The narrative, as it were, is cobbled together from a wide variety of sources: handheld cameras, traffic light cams, security footage, previously-suppressed "governmental" archives -- and the best part is that Levinson and editor Aaron Yanes are able to present a handful of actual characters, subplots, and quick divergences that actually make sense, story-wise. The plot coasts forward like a comfortably simple monster movie, and the filmmakers have a great time stretching out the tension (with frequent doses of nasty bio-carnage just to keep us creeped out.) By the time The Bay winds to a close, it feels like a small but important victory for horror geeks: call it "found footage" or "mockumentary," but there's still some gas left in this gimmick's tank.
     
    Punctuated by a dark sense of humor, a handful of strong performances from actors who have a tough job (all things considered), and an obvious but clearly angry message about the ways in which we're poisoning our own planet, The Bay is "modern" in presentation, old-school in attitude, and rather well-crafted throughout. It's a '50s premise, a '70s theme, and a new-fangled presentation. Fun stuff. Also it gets really gross and disturbing, which I mean as a compliment.

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    Director Uwe Boll’s latest project is the video-game-turned-film, Zombie Massacre. Boll is producing the adaptation which is based on a 1998 first-person shooter game for the Amiga computer. It’s directed by Luca Boni and Marco Ristori who made Eaters. Here’s the story:

    A bacteriological weapon – developed by the US Government to create a super soldier – spreads an epidemic in a quiet little town in the middle od Eastern Europe. All citiziens have been turned into infected zombies. The plan is: to bring an atomic bomb into the nuclear plant of the city to pretend a terrible accident. No one has to know the truth. A commando of mercenaries is hired to do the mission. The battle is on. Hordes of monsters against a bunch of men. Who will survive?

    The airport setting is faintly reminiscent of Quarantine 2: Terminal and maybe just a little of Nightmare City, but nowhere near as batshit crazy. There does, however, seem to be a fair amount of killing with Samurai swords and throwing stars, and some very angry zombie rats. Check it out:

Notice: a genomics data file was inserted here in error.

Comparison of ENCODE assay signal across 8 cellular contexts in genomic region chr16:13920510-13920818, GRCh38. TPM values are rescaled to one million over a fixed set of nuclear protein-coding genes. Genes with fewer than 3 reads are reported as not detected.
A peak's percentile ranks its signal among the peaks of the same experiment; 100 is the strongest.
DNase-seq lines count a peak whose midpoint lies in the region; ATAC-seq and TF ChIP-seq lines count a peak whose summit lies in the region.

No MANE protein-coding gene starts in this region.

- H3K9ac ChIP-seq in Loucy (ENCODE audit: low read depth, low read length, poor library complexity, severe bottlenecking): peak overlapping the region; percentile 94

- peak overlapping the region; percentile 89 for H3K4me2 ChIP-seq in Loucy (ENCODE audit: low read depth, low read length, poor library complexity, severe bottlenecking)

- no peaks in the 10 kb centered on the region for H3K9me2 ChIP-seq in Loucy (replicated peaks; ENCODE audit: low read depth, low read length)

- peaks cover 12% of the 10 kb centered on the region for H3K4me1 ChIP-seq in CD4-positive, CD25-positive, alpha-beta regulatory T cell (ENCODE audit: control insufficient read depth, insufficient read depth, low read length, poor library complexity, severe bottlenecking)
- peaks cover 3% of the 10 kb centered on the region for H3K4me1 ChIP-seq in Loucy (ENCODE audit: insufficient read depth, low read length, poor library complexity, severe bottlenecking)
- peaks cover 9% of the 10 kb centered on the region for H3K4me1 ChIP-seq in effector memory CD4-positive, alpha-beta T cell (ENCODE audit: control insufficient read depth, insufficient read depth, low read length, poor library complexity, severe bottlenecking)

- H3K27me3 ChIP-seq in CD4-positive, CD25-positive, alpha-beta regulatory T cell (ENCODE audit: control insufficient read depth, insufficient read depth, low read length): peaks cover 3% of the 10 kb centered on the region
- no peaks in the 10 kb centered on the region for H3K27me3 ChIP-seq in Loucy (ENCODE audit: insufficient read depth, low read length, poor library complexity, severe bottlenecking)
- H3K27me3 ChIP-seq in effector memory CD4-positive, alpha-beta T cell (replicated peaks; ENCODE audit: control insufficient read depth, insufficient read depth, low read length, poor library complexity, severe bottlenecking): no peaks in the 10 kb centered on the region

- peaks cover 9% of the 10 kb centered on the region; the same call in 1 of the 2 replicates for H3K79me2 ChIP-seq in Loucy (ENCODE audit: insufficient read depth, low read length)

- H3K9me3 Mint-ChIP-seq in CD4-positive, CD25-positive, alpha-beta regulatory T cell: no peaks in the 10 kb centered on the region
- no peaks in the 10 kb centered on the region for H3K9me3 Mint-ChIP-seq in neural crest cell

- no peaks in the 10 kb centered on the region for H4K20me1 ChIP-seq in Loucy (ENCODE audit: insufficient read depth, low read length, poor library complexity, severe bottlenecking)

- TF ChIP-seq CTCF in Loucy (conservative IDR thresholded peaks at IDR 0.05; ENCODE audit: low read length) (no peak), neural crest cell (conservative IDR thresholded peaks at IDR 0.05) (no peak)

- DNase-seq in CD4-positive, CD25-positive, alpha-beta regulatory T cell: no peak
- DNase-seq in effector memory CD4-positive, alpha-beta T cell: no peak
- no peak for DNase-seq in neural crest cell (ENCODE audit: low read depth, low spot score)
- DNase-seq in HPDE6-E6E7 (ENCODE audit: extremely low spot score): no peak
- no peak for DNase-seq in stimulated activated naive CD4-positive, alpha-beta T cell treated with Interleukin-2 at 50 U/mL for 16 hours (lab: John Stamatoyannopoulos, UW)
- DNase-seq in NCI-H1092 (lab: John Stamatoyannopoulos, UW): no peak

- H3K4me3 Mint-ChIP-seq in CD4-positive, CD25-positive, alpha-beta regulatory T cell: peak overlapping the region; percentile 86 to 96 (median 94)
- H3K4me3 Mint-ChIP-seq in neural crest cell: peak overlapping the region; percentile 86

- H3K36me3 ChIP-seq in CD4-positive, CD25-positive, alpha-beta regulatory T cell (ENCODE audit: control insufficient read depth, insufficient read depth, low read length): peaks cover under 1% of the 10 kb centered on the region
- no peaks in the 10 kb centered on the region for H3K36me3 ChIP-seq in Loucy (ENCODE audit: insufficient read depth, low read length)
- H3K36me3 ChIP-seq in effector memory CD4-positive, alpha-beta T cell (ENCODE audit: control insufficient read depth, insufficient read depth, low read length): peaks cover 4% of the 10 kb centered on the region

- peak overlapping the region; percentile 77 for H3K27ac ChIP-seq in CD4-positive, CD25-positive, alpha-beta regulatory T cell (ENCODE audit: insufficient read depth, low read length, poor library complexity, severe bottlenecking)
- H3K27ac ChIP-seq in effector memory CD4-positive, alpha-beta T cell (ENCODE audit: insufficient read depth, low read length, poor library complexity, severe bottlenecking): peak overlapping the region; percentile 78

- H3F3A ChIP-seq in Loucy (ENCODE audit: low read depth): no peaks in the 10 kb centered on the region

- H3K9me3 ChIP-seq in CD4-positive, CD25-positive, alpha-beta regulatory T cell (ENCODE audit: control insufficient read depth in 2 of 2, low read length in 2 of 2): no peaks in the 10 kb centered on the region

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    Found-footage anthology feature V/H/S returns audiences to the good ol’ days of VHS tapes. Before DVD, before iTunes, there were VHS tapes and video rental stores. While it is unlikely that anyone misses the technology, what most people are nostalgic for is the culture that sprung up around VHS. So we asked some of the brains behind V/H/S about their fondest VHS memories.

    Director Joe Swanberg, “The Sick Thing That Happened to Emily When She Was Younger” - When I was first getting into films, I remember going to the video store and, if there was a director you liked, you had to turn over all the boxes and look for that director’s name. Everything was a sense of discovery back then. Now it’s easy to find whatever you are looking for in like five seconds. So I kind of miss that feeling of wandering through a video store and discovering things.

    Actress Helen Rogers, “The Sick Thing That Happened to Emily When She Was Younger” - I liked the staff picks section.

    Director David Bruckner, “Amateur Night” - I had Terminator on VHS, and a handful of other James Cameron movies. I only really had what my dad had recorded off the television, and I must have watched those a thousand times, until the tape was really worn down. My first movies were edited on VHS, between two VCRs, pressing “play” and “record.” So you would have those static speckles between edits. I made a whole end of the world story on Mario Paint, that early Nintendo game. Because you could do like three second animations and record them straight to VHS.

    Writer Simon Barrett, “Tape 56” - One of the things that actually brought me and Adam [Wingard] together was our love of 1980s Hong Kong action films. I grew up in a small town in Missouri, and there was this one Chinese grocery, and they had all these video tapes, all labelled in Chinese. I actually taught myself a little bit of Cantonese so I could see films like A Better Tomorrow and The Killer. Sometimes I’d rent the wrong movie and end up watching some weird drama, but that is how I found some of my favorite films, like The Tigers. Sometimes watching 12th generation bootlegs, your mind would have to do some of the work for you. Like when I first saw Meet the Feebles, it was maybe a 12th generation VHS. Then I saw it on film, in a theater, and had no idea how low budget that film was.